Exposure to a variety of news is important for our understanding of the world

Beauty is in the eye of the beholder, but should we shy away from what is ugly and uncomfortable to watch?

In an era where news is constantly available, we can choose what to watch or read. But should it always be ‘pretty’?

The idea of news apps such as ‘Flipboard‘ is very resourceful. It gathers news from different sources and brings you a more ‘balanced’ view of the world. I suppose the idea is simple, but it has a rather underlying message.

It assumes that people who consume news from different sources have a healthier understanding of the world they live in

A study conducted by the MIT Media Lab called the ‘Electome project‘ tells a fascinating story. The study analyses the American elections and its different supporters on Twitter. It illustrates how Trump and Clinton supporters isolate each other in many ways. Even though news is more accessible today, we still see clusters of ‘like-minded’ people.

What becomes apparent is that just because the ability to access different news is there, it does not mean that people prefer it. As humans we are not always willing to take criticism or challenge ourselves. It is easier to consume news that we agree with, or discuss an issue with people who are like-minded. It is human nature.

The reason why opposing supporters on Twitter do not exchange information or associate with each other could be simple: confrontation is not always desired. And even if it is, it takes up a lot of energy. Clinton supporters not only proved to be more exposed to various news sources, according to the study they were also discussing more varied issues (such as racial issues) and were more connected to verified journalists. This says a lot about the way we consume news today.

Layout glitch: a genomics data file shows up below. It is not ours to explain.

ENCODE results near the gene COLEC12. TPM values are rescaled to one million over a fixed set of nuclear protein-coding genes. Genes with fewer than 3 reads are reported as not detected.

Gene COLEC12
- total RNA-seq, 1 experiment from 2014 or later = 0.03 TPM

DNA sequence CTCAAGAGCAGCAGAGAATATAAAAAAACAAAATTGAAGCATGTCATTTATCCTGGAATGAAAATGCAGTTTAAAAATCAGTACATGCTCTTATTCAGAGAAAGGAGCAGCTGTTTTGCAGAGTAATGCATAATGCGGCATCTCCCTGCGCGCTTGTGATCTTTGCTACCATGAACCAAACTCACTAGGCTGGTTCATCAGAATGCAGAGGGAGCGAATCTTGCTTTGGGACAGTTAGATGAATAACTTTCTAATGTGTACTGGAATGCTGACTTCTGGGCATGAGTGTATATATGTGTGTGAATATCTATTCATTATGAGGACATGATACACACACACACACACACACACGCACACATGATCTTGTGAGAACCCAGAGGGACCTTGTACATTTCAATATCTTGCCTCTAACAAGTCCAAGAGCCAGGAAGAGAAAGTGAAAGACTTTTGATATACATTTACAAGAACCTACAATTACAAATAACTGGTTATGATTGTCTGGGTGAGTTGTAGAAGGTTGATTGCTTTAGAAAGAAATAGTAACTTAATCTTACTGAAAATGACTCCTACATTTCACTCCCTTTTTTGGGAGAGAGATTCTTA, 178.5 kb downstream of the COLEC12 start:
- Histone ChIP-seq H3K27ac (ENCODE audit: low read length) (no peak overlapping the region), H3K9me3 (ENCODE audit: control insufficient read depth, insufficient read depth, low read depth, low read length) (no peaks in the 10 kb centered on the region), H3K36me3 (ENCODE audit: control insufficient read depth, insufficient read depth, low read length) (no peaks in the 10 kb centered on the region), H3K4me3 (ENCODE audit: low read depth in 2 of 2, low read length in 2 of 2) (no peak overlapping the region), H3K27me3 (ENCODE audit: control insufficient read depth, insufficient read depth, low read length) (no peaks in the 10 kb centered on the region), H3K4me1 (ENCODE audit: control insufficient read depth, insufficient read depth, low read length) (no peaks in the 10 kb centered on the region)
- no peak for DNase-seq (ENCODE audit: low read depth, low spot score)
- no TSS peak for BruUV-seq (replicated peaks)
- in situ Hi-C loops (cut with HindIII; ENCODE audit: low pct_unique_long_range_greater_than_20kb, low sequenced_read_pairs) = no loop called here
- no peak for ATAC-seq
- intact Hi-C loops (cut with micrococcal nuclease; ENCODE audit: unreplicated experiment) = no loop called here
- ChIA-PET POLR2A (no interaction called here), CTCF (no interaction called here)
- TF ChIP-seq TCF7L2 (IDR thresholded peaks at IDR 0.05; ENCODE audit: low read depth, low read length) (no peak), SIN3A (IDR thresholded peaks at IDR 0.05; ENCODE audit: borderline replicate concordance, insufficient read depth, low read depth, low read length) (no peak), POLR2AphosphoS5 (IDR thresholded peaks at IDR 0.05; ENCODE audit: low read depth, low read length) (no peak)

But clustering is also true in other scenarios. Today for example when looking through my Twitter, it occurred to me how little news I consume from Al Jazeera. As I clicked on a post named something like ‘our top stories’, I realised how little I know about much that is happening. There are so many news that I never see because of my lack of exposure to that part of the world. Even though I have the Flipboard app on my phone.

It was then that it occurred to me that it is also a form of protection. If I try to keep up with all the news every day, how much do I have time or fortitude to take in? It is not about prioritising, because we get world news in our domestic news too. But finding out about everything that happens in the world is a big task, and often conflicting. On the one hand I want to know because I care, but at the same time it gives me a feeling of powerlessness.

I am incapable of doing something about the inequalities that I read about, which makes me feel powerless

The same goes for domestic news. The world I live in is not perfect and equal. But the news I consume are less about fundamental human rights and more about the failure of delivering such rights.

As my father said after asking me ‘who’ the state is, the answer should always be ‘us’, the people. We choose our leaders and they work for us, not the other way around. They are there to administrate and coordinate what the population would have trouble doing on their own. It a simple idea, but sometimes it gets lost in politics and self-interest.

Not exposing yourself to everyday crimes against human rights is a good sign. It means the society you live in is rather fair. It is not perfect, but it deals with issues beyond your fundamental rights as a human. It is not a perfect world, because crimes happen and some people still live under oppression or threats. But in some countries we can hold the state responsible for not acting against these crimes and in others we cannot.

Being exposed to other news sources like Al Jazeera and reading about crimes against humanity is not a bad thing, even if it can be challenging. It exposes us to things we take for granted, but it leaves us with a feeling of misery. Sometimes it has another negative side effect as well, one that leads us to believe that we have all the answers by creating an ‘us against them’ mentality.

But for better or for worse, we remain exposed to other news

Even if it brings up bad feelings we should try to expose ourselves more. Only then can we be more informed about other people’s context as well as our own. Even if we cannot spend endless time reading news from all over the world, we have to try, especially if politics interests us.